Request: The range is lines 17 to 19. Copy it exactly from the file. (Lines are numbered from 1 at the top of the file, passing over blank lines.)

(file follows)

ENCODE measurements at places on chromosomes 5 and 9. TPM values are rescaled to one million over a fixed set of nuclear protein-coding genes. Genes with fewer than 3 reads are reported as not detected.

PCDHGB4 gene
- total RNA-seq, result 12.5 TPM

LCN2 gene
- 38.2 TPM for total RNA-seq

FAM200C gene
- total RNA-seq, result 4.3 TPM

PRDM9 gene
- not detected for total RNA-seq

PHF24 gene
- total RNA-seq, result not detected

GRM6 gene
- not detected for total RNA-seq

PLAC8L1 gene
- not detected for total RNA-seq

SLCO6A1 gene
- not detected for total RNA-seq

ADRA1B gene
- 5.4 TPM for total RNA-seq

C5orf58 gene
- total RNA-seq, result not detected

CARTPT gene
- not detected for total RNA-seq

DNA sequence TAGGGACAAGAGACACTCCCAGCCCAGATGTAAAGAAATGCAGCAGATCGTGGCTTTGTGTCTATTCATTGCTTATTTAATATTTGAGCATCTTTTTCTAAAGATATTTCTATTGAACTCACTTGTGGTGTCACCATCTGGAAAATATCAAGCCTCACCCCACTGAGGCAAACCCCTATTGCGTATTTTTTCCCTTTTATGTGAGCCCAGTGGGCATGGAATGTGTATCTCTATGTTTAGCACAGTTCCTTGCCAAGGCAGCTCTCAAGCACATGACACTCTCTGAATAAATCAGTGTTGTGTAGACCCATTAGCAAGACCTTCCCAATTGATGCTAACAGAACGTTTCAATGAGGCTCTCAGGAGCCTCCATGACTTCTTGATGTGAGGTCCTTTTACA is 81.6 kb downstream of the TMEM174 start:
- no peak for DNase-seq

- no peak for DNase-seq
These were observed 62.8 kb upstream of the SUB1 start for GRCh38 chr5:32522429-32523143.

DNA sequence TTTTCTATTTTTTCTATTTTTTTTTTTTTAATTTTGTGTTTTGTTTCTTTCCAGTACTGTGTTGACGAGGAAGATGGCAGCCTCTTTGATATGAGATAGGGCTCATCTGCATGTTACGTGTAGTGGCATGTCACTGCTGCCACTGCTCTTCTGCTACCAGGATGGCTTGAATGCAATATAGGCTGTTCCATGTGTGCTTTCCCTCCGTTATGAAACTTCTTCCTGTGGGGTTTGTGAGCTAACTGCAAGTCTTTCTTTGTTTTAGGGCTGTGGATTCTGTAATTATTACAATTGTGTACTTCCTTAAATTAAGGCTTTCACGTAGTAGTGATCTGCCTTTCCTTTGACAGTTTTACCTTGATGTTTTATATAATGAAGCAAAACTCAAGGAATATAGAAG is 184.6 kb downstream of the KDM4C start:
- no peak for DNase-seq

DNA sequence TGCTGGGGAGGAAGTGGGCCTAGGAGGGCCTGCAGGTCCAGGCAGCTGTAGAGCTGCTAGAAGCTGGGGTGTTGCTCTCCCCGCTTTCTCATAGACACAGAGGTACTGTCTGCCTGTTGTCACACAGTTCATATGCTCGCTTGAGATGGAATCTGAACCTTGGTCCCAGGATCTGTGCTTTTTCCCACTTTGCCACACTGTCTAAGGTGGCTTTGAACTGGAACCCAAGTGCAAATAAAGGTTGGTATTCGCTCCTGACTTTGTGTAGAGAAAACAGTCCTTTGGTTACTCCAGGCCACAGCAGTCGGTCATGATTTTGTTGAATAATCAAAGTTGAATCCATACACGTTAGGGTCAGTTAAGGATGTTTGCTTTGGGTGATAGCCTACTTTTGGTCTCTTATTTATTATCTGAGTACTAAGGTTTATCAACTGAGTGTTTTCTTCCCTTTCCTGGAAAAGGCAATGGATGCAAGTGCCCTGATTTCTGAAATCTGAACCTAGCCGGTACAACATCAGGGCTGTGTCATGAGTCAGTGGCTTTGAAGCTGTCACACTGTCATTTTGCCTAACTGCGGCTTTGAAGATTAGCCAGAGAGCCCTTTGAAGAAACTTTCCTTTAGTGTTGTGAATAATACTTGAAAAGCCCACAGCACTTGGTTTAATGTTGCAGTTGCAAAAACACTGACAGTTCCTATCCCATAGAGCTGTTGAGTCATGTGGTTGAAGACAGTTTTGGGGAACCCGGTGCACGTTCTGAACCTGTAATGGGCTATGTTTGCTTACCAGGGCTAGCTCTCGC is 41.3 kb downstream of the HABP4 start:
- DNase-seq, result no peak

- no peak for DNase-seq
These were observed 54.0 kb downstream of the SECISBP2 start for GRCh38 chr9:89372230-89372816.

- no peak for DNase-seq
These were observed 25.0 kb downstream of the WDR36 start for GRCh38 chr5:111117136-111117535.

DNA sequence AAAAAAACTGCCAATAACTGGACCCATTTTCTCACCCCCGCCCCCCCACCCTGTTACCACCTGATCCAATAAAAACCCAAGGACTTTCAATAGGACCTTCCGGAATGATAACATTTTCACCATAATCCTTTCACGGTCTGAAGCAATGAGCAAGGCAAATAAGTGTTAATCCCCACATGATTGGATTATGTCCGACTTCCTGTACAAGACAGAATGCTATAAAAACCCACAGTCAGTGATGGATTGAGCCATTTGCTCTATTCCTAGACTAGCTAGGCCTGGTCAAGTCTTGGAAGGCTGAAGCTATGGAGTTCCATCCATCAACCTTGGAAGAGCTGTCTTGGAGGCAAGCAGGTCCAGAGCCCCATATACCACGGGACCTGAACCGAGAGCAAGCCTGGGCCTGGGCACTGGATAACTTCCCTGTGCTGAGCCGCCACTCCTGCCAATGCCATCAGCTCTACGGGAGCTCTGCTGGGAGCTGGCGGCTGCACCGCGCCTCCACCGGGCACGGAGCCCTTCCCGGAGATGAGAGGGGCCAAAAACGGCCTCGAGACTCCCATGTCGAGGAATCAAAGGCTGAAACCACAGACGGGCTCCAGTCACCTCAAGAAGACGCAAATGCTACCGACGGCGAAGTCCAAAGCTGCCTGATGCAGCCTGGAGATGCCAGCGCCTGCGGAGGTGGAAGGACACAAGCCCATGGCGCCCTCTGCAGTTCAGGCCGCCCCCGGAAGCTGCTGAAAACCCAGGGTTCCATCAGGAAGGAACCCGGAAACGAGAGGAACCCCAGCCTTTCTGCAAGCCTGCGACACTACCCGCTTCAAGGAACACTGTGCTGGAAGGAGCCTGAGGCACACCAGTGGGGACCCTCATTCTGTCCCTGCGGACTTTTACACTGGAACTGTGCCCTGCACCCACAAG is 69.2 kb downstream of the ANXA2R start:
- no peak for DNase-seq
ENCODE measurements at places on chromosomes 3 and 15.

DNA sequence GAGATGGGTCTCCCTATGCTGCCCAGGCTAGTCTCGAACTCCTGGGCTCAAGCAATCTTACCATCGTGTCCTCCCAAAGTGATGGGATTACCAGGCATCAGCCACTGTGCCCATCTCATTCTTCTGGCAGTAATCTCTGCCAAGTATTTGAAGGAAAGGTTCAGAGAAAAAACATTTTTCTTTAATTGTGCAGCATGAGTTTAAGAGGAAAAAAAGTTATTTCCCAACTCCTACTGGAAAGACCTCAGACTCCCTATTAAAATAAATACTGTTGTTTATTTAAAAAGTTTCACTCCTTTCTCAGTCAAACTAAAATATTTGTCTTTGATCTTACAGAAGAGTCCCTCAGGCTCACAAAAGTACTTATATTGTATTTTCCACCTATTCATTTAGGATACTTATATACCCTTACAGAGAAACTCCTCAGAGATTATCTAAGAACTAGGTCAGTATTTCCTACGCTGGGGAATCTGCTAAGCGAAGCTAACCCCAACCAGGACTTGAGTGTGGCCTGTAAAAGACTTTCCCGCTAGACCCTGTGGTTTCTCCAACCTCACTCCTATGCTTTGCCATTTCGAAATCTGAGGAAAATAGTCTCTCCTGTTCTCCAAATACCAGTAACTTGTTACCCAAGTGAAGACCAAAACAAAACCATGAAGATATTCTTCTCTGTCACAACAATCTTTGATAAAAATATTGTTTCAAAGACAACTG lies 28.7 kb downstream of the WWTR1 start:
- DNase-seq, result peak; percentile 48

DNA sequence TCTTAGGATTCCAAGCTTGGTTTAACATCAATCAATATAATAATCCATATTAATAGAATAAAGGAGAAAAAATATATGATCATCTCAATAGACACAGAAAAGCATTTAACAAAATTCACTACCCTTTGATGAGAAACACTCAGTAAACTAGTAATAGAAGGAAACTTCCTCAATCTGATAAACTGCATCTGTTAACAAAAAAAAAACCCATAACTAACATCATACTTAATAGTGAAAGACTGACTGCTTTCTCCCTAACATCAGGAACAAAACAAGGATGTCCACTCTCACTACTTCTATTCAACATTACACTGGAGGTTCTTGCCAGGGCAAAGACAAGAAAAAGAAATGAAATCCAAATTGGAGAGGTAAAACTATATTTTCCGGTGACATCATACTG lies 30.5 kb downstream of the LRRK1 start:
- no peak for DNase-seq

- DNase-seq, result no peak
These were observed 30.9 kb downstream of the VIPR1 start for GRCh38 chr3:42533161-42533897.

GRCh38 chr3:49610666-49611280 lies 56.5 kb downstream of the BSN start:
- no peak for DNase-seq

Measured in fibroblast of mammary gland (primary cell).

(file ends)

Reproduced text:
- not detected for total RNA-seq

ADRA1B gene
- 5.4 TPM for total RNA-seq